20 years after his death, Mister Rogers still offers a model for authenticity in a digital age
It is hard to talk about Mister Rogers without creating a caricature. The cynic regards his goodness as a bit saccharine, a childish dream ill-suited to the ugliness of life. The devotee puts him on a pedestal of untouchable greatness. Either way, we are inclined to put distance between our own lives and his, wary of the example that he set and what it might mean for our own call to virtue. He was a worthy steward of the early childhood years, perhaps, but it is easy to feel that he had little to offer us mere mortals who deal in reality—and especially the complexities of today’s technology-driven world.
Or so I still believed when, in a fit of nostalgia, I first streamed some old episodes of“Mister Rogers’ Neighborhood” for my own children a few years ago. My firstborn, 2 at the time, took to him quickly. This was 2020, and he was desperately missing his grandparents. Yet even though I’d put on the show to buy a little time for work or cleaning or relative quiet, I found myself hovering behind my son whenever Mr. Rogers spoke directly to the camera. There was something arresting in his gaze, something that told me that he meant it when he said: “You make each day a special day. You know how: by just your being you.” Often I’d end up with tears in my eyes, wondering how he could transmit love over television.
Really, though: How?
Mister Rogers was a worthy steward of the early childhood years, perhaps, but it is easy to feel that he had little to offer us mere mortals who deal in reality.
In the last few years I have become even more sensitive to the hazards of one-sided relationships wherein we—the audience—feel emotionally attached to someone who cannot know us. Today many of us follow a host of internet-famous individuals on social media, from creatives to lifestyle gurus to political pundits. Plenty of it is benign (at least from the follower’s perspective), perhaps more like passive entertainment than an active relationship.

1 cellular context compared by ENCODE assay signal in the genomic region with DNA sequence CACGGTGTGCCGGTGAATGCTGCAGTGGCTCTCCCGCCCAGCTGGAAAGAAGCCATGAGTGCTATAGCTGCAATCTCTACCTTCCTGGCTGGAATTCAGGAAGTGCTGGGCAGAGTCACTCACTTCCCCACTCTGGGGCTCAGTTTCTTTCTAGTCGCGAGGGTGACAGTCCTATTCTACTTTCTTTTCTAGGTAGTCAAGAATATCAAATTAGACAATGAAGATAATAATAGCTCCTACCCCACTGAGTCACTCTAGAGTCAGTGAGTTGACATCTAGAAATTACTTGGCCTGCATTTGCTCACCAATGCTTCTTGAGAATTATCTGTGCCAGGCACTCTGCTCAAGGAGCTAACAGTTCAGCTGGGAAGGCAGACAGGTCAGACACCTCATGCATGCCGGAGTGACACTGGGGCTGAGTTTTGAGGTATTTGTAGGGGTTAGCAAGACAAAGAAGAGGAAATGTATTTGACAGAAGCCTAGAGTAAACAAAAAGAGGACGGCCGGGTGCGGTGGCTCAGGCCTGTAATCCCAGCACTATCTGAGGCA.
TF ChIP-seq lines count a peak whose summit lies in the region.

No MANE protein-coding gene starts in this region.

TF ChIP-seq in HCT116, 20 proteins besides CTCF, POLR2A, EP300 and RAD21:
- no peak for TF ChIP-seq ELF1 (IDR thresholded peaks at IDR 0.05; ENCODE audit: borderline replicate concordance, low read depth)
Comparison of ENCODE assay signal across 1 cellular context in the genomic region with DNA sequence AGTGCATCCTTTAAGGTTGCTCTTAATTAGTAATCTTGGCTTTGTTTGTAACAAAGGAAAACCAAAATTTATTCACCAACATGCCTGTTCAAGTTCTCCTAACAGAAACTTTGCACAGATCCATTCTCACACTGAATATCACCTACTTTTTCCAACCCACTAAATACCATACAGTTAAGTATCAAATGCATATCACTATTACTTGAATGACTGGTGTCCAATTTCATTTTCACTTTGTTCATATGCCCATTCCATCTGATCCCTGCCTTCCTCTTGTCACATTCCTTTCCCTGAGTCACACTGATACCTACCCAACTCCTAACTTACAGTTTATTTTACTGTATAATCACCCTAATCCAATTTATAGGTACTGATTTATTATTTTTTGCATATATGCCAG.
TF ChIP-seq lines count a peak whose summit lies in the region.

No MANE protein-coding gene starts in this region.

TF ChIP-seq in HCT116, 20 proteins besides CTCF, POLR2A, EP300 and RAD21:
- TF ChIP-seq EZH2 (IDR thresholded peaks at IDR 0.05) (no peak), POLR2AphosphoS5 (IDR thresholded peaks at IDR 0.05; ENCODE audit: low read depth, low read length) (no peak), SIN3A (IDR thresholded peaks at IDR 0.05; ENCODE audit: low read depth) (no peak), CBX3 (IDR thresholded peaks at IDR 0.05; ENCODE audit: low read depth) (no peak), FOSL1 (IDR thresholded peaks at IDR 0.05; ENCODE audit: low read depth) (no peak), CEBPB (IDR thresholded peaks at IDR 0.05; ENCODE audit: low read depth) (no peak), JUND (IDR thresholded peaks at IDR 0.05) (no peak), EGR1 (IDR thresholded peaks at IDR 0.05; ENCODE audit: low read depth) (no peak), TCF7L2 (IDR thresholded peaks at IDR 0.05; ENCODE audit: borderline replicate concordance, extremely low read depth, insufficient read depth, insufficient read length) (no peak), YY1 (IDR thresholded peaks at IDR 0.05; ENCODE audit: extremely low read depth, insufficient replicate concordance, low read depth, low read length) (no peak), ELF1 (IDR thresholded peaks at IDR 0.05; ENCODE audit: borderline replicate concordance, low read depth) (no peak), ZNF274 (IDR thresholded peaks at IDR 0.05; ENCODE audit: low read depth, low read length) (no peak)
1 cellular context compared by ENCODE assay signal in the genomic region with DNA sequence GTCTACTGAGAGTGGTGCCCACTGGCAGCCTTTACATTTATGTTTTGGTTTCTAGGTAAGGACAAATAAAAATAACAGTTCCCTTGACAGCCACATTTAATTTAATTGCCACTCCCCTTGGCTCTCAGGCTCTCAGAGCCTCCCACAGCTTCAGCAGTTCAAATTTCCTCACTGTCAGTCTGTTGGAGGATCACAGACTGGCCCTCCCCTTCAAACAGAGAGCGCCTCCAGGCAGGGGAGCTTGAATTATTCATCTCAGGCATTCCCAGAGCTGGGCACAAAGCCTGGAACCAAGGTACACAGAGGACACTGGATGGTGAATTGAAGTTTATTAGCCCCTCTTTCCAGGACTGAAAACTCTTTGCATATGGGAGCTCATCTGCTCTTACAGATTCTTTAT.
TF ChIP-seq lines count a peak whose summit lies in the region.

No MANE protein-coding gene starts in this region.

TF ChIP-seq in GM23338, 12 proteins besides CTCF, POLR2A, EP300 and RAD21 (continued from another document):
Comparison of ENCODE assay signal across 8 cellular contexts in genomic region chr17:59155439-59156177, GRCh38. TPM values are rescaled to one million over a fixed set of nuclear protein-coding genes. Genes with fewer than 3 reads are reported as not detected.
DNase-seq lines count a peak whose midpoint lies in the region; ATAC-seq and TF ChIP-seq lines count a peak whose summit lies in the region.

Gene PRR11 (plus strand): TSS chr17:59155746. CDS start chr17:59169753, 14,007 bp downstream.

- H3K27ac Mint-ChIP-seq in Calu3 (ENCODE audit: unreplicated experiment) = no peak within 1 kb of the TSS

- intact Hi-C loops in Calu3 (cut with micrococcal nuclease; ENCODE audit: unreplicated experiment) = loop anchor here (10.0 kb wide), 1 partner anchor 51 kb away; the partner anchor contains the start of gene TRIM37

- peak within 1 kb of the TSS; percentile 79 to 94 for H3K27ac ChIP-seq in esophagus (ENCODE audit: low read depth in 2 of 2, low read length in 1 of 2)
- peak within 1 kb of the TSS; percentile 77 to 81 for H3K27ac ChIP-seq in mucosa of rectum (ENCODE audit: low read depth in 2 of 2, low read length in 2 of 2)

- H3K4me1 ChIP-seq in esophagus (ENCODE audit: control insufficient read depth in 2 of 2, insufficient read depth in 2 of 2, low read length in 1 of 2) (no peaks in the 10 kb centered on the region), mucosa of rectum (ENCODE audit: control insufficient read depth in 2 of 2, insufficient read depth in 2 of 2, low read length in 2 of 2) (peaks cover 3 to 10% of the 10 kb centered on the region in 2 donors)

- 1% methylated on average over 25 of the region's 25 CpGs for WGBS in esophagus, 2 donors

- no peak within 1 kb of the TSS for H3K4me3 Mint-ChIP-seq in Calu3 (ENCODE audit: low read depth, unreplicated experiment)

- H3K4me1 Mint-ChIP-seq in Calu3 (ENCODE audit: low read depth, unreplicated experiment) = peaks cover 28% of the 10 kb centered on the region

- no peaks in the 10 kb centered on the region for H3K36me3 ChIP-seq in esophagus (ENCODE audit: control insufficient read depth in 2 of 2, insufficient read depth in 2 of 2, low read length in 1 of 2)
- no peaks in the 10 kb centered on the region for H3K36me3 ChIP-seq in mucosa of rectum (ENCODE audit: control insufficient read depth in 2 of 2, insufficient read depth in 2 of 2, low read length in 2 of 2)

Yet sometimes investing in this type of pseudo-relationship can be deeply unsatisfying. I am talking especially about those celebrities of sorts, who share our core values and with whom real friendship seem possible if they were our neighbor rather than someone in our Instagram feed. Within the Catholic sphere, for example, one might follow well-known writers or priests or homeschooling moms ostensibly for whatever content they share, but also because their mere presence can feel like kinship in a turbulent world.
At some point, however, our natural desire for connection is frustrated by the size of their audiences, no matter how much they might profess to care for their followers. And it is the latter that I find the most galling. Isn’t there something inherently disingenuous, even self-serving, about saying that you care about your audience when in most significant ways you cannot? At least the pre-social media model of celebrity—that red carpet inaccessibility—offered fewer opportunities for such pretenses.
So Mister Rogers, slight in form, meek in manner, became an enigma to me. I began to study his “Neighborhood” as my boys watched it, tuning into his tone of voice, the deliberate pace of his speech and movements, the way he answered the door or the telephone. I watched the 2018 documentary, “Won’t You Be My Neighbor,” and the Tom Hanks film, “A Beautiful Day in the Neighborhood.” I read a biography. For me, Fred—at this point I was calling him Fred—had grown to represent not only someone able to reach that vulnerable child still living within me, but a hope for authentic connection in the digital age. Here was proof that it is possible for a person to truly love and respect his audience, even without personally knowing the individual members of it, and to deliver that love and respect in such a way that I—years later—felt it.